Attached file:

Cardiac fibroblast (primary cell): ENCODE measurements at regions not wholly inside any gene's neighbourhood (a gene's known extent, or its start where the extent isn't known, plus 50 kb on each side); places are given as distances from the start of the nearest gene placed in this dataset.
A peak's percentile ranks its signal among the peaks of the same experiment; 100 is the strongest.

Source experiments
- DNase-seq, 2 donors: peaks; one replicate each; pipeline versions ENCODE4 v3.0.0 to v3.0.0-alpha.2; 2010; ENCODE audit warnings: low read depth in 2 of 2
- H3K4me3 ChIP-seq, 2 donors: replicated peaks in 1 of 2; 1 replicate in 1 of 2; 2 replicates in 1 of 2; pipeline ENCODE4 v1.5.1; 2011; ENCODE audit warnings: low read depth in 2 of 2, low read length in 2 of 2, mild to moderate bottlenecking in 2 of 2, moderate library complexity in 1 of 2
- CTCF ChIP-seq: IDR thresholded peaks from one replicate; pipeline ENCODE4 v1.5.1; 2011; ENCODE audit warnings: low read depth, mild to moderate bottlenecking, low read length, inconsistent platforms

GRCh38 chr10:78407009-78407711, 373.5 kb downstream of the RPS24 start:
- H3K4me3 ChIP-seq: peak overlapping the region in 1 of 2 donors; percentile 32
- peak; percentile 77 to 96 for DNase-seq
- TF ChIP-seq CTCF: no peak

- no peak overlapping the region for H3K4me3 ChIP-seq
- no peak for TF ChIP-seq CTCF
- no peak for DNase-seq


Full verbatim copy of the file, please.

Cardiac fibroblast (primary cell): ENCODE measurements at regions not wholly inside any gene's neighbourhood (a gene's known extent, or its start where the extent isn't known, plus 50 kb on each side); places are given as distances from the start of the nearest gene placed in this dataset.
A peak's percentile ranks its signal among the peaks of the same experiment; 100 is the strongest.

Source experiments
- DNase-seq, 2 donors: peaks; one replicate each; pipeline versions ENCODE4 v3.0.0 to v3.0.0-alpha.2; 2010; ENCODE audit warnings: low read depth in 2 of 2
- H3K4me3 ChIP-seq, 2 donors: replicated peaks in 1 of 2; 1 replicate in 1 of 2; 2 replicates in 1 of 2; pipeline ENCODE4 v1.5.1; 2011; ENCODE audit warnings: low read depth in 2 of 2, low read length in 2 of 2, mild to moderate bottlenecking in 2 of 2, moderate library complexity in 1 of 2
- CTCF ChIP-seq: IDR thresholded peaks from one replicate; pipeline ENCODE4 v1.5.1; 2011; ENCODE audit warnings: low read depth, mild to moderate bottlenecking, low read length, inconsistent platforms

GRCh38 chr10:78407009-78407711, 373.5 kb downstream of the RPS24 start:
- H3K4me3 ChIP-seq: peak overlapping the region in 1 of 2 donors; percentile 32
- peak; percentile 77 to 96 for DNase-seq
- TF ChIP-seq CTCF: no peak

- no peak overlapping the region for H3K4me3 ChIP-seq
- no peak for TF ChIP-seq CTCF
- no peak for DNase-seq